If you notice any changes in appetite, thirst, digestion or weight loss in connection with taking a new medication, be sure to talk to your doctor or pharmacist about it as soon as possible. Since most medications first reach the digestive tract, this is where the first problems become noticeable. From my own experience, I know how gradual a loss of appetite and weight can be. In my case it took several months until I found the cause together with my pharmacist: an intolerance to medication.
Special nutrition for chronic or acute diseases
Some diseases require a special diet to relieve symptoms or prevent worsening of the disease. In the same way, operations or treatments may require special nutrition. This includes, for example, omitting certain foods, taking supplements, and sometimes resorting to clinical diets.
The main diseases that pose nutritional problems include
- Parkinson’s syndrome
- Depression or depression in old age
- Rheumatic or inflammatory diseases
Nutrition tips: What to watch for in certain diseases
- If you have gastrointestinal problems: High-fiber, alkaline food is advantageous here.
- in the case of diabetes: If possible, do not eat animal fats or coconut fat, but rather vegetable fats, lots of fiber, fruits, vegetables, rice, pasta, legumes and cereals, and generally foods with a low glycemic index (GI). Be sure to consume protein in moderation (no more than 10 to 15 percent of daily calories) and alcohol (women no more than 10 grams of alcohol, men no more than 20 grams of alcohol).
- for cancer prevention: Plenty of fruits and vegetables, as well as lots of fiber, can be a good cancer preventative.
- with muscle atrophy: Plenty of protein, folic acid, vitamin B12 and D, and physical exercise can counteract muscle loss.
- For iron deficiency: Iron-rich foods such as meat, millet and lentils, oatmeal, spinach and Swiss chard, and other green leafy vegetables can compensate for iron deficiency. Caffeine (e.g. in coffee and black tea), on the other hand, inhibits the absorption of iron. So it is better to avoid caffeinated drinks. Iron is better utilized if vitamin C (for example, a glass of orange juice) is ingested with it.
- For high blood pressure: Consciously eat a low-salt diet, avoid alcohol and eat foods rich in potassium (including spinach, kale, potatoes, bananas, avocados, nuts), plenty of fish, olive oil, fruits and vegetables.
- for osteoarthritis: Consciously eat a diet low in fat and high in vitamins. Avoid cheese, coffee, sweets, alcohol, meat and saturated fats. In addition, it can help you lose weight if you are overweight.
- in the case of osteoporosis: Make sure you get enough calcium and vitamin D in your food and exercise regularly. Calcium strengthens bones and can be found in milk, green vegetables and legumes, for example. Vitamin D and regular exercise increases bone density.
- for dementia: Fish, nuts and high-quality vegetable oils provide important omega-3 fatty acids that protect and strengthen brain power. Be sure to guide and accompany your dementia sufferer in eating and drinking.
- for depression: For depression, a low-protein, high-carbohydrate diet with plenty of fish, grains, fruits and vegetables is recommended. In turn, give up meat, cheese and nuts as much as possible.
- for swallowing disorders: Despite the adapted diet in the form of porridge or liquid, make sure that the baby is supplied with nutrients that are rich in protein and meet his or her needs.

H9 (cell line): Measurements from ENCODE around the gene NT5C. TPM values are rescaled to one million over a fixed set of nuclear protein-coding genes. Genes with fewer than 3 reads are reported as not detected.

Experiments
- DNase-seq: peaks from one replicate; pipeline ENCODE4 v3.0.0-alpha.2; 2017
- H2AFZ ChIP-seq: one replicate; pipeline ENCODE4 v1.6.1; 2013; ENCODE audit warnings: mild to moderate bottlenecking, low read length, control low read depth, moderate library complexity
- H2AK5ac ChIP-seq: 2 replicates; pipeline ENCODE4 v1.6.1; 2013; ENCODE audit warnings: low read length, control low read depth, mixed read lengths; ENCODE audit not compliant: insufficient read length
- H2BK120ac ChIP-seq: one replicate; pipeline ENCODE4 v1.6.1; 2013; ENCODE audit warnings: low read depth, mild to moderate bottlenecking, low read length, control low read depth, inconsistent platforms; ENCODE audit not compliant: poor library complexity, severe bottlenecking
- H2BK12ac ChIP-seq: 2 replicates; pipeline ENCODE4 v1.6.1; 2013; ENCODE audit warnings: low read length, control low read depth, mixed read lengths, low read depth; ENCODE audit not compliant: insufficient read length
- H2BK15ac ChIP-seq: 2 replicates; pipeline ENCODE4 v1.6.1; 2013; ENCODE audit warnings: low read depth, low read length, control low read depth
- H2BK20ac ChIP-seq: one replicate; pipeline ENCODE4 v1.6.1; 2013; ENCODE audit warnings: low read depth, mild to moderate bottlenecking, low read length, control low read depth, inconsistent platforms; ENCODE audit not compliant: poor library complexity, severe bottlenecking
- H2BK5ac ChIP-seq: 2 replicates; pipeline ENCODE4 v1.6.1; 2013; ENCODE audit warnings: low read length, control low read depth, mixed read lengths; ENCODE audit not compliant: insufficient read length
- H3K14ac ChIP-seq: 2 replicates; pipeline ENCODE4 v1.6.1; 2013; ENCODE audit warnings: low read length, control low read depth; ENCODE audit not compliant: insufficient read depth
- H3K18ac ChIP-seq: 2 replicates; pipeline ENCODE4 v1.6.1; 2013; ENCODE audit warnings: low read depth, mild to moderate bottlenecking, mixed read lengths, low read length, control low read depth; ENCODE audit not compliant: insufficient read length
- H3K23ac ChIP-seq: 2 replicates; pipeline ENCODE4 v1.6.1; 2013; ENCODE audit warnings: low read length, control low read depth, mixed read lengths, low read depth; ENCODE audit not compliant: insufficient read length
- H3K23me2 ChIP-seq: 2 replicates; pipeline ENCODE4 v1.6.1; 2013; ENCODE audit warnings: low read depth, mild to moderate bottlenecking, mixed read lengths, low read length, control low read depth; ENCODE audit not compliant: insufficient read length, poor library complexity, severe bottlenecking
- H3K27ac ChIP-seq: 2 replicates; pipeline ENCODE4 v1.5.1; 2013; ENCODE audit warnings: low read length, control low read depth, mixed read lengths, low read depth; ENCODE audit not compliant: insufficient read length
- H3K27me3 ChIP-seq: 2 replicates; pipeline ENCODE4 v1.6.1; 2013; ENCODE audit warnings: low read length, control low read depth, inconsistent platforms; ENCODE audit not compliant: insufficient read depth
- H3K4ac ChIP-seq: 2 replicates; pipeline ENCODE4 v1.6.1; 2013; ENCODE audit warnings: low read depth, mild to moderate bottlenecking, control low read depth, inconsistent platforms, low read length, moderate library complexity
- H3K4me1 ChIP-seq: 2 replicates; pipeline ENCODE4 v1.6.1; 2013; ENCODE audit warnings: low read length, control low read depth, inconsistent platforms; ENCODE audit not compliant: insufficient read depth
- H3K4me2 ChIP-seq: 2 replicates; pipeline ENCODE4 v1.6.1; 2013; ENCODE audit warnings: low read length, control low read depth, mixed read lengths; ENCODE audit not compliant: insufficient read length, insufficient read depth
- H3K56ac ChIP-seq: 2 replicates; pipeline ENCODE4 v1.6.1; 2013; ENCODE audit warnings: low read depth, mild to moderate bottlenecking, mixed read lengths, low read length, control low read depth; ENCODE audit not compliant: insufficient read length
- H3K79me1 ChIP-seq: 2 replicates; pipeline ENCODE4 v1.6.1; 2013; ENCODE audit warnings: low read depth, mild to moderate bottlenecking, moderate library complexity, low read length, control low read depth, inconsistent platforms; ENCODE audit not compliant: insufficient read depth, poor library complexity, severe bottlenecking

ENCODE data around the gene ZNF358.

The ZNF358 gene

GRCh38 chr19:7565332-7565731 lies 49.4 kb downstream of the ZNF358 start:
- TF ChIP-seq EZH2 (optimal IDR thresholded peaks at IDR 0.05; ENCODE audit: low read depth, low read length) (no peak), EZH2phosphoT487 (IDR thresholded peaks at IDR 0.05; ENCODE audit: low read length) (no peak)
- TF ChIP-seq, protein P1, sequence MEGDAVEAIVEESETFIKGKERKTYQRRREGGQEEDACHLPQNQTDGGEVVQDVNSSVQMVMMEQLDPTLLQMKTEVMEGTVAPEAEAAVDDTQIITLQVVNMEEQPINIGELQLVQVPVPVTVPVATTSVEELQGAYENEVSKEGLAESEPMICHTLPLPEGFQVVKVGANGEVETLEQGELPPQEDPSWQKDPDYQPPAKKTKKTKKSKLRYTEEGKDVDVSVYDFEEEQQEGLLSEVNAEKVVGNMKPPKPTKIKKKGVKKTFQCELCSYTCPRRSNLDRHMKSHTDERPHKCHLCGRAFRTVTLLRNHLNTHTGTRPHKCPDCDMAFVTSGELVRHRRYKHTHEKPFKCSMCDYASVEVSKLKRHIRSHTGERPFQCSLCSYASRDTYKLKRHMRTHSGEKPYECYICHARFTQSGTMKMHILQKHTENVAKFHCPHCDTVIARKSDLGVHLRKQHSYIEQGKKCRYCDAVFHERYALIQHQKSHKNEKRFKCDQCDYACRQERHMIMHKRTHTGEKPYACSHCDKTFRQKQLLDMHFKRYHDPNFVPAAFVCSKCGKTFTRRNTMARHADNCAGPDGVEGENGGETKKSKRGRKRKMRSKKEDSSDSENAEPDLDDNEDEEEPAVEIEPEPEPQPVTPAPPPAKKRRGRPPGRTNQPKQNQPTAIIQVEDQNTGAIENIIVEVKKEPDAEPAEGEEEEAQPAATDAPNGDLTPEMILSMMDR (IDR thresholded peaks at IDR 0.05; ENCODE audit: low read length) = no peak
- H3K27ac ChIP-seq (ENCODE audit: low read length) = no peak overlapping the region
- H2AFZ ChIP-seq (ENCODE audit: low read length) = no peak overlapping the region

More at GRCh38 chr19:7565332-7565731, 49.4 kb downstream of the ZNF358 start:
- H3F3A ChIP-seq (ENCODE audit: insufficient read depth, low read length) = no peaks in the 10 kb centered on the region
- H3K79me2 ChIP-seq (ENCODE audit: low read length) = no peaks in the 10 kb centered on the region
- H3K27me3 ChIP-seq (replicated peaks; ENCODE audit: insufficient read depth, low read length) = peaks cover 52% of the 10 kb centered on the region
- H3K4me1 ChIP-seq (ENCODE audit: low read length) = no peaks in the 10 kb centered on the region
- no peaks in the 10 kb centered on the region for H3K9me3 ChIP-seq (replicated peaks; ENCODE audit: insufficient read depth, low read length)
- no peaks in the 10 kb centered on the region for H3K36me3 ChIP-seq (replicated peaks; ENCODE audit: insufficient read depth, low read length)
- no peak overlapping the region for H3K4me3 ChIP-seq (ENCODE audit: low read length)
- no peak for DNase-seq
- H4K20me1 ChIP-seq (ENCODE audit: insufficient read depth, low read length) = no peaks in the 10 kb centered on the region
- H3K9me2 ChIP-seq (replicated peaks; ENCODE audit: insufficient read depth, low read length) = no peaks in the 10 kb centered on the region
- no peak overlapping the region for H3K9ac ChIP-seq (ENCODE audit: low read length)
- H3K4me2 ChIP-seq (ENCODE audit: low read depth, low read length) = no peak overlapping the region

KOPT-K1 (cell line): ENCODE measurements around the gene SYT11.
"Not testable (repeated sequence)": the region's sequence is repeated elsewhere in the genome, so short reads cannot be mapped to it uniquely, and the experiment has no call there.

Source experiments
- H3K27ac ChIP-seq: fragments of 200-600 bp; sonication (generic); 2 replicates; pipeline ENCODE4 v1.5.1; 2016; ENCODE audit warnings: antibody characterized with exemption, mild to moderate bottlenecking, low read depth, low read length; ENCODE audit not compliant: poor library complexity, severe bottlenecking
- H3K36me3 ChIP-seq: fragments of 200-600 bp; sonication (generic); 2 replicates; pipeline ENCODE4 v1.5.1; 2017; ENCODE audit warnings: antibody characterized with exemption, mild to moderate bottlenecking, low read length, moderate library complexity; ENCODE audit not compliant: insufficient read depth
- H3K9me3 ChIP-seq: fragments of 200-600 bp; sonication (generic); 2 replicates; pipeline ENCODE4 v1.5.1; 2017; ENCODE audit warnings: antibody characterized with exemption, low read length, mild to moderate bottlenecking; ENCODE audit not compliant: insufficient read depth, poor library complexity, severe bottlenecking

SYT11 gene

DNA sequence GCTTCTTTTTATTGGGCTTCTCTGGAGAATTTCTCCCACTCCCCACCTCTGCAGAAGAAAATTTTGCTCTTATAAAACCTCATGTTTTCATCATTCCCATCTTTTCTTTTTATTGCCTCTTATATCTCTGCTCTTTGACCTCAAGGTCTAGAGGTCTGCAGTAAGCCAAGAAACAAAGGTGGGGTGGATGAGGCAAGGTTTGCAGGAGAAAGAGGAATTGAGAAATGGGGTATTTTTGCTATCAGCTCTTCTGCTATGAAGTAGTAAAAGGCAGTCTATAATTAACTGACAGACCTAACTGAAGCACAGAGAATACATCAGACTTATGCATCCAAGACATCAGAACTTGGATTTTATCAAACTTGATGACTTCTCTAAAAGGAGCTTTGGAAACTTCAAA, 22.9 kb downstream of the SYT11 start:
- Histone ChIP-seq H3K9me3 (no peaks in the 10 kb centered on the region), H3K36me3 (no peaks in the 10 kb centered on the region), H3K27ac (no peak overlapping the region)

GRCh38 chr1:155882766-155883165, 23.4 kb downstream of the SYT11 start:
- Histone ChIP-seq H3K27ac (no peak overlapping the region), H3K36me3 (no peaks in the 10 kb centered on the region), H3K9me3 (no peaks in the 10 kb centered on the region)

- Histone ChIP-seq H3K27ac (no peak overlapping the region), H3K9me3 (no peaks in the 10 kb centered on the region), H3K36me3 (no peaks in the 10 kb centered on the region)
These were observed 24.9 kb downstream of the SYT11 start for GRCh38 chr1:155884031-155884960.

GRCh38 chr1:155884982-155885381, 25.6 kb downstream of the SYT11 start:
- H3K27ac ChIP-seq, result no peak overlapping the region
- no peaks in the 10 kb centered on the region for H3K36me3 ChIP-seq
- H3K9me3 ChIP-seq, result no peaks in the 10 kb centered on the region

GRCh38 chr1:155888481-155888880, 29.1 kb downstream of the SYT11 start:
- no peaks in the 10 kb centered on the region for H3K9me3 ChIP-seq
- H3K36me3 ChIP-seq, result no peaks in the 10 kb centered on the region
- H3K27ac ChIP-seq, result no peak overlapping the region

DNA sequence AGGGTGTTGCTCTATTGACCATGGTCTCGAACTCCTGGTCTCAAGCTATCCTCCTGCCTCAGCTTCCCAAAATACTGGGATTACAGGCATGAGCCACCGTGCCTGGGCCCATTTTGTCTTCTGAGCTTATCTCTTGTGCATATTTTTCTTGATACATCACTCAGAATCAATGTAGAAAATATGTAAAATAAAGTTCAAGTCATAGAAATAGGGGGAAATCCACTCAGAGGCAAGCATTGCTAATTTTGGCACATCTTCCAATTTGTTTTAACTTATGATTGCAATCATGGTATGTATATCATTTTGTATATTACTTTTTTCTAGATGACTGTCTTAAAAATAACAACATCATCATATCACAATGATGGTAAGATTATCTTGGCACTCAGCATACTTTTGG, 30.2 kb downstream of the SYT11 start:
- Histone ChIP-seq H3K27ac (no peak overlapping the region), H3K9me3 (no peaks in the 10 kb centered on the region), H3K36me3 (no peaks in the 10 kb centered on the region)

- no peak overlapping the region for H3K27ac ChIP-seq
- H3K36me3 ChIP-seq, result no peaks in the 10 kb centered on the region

- For rheumatic or inflammatory diseases: Avoid meat and sausage products, as well as milk and dairy products. The arachidonic acid contained in them forms pro-inflammatory messengers that promote inflammation of the joints. The Rheumatism League recommends a maximum of two small meat meals per week. Also, eat no more than 4 egg yolks per week. And you should consider switching to low-fat versions of dairy products. Also the "Mediterranean kitchen" is recommended gladly with rheumatism tables illnesses.
"I have tried out over a longer period of time what is good for me and what is not"
I myself suffer from systemic lupus erythematosus, a rheumatic disease. Over a longer period of time, I have tried out what is good for me and what is not. I have swapped dairy for plant-based alternatives and no longer eat meat, but do eat fish and plant-based products. However, it is important to substitute vitamin B12 when giving up meat completely, so talk to your doctor or pharmacist about this. Oils such as fish oil, linseed oil, rapeseed oil, wheat germ oil, soybean oil or walnut oil have an anti-inflammatory effect. Also reach for spices such as ginger, curry, cumin and garlic. These are so-called antioxidants that can help rheumatism sufferers.
Diabetes requires a low-fat diet
Poorer blood sugar regulation and a weakened pancreas can trigger diabetes mellitus in old age. Seniors with diabetes should eat only foods with a low glycemic index (GI) and keep their overall diet as low in fat as possible. Animal fats in particular have a negative effect on health due to their saturated fatty acids. What many diabetics tolerate well, on the other hand, are high-fiber, highly satiating products such as rice, pasta, legumes, but also low-fat dairy products, salads, fruits and vegetables.
Changed taste preferences and appetite in dementia
People with dementia sometimes develop extremely specific taste preferences, as taste perception can be completely shifted by the disease. Likewise, the perception of hunger, thirst, satiety and taste may be disturbed or rapidly diminish. As a result, people with dementia no longer feel hunger, appetite, or well-being through eating – which eventually prevents them from eating and causes serious nutritional problems.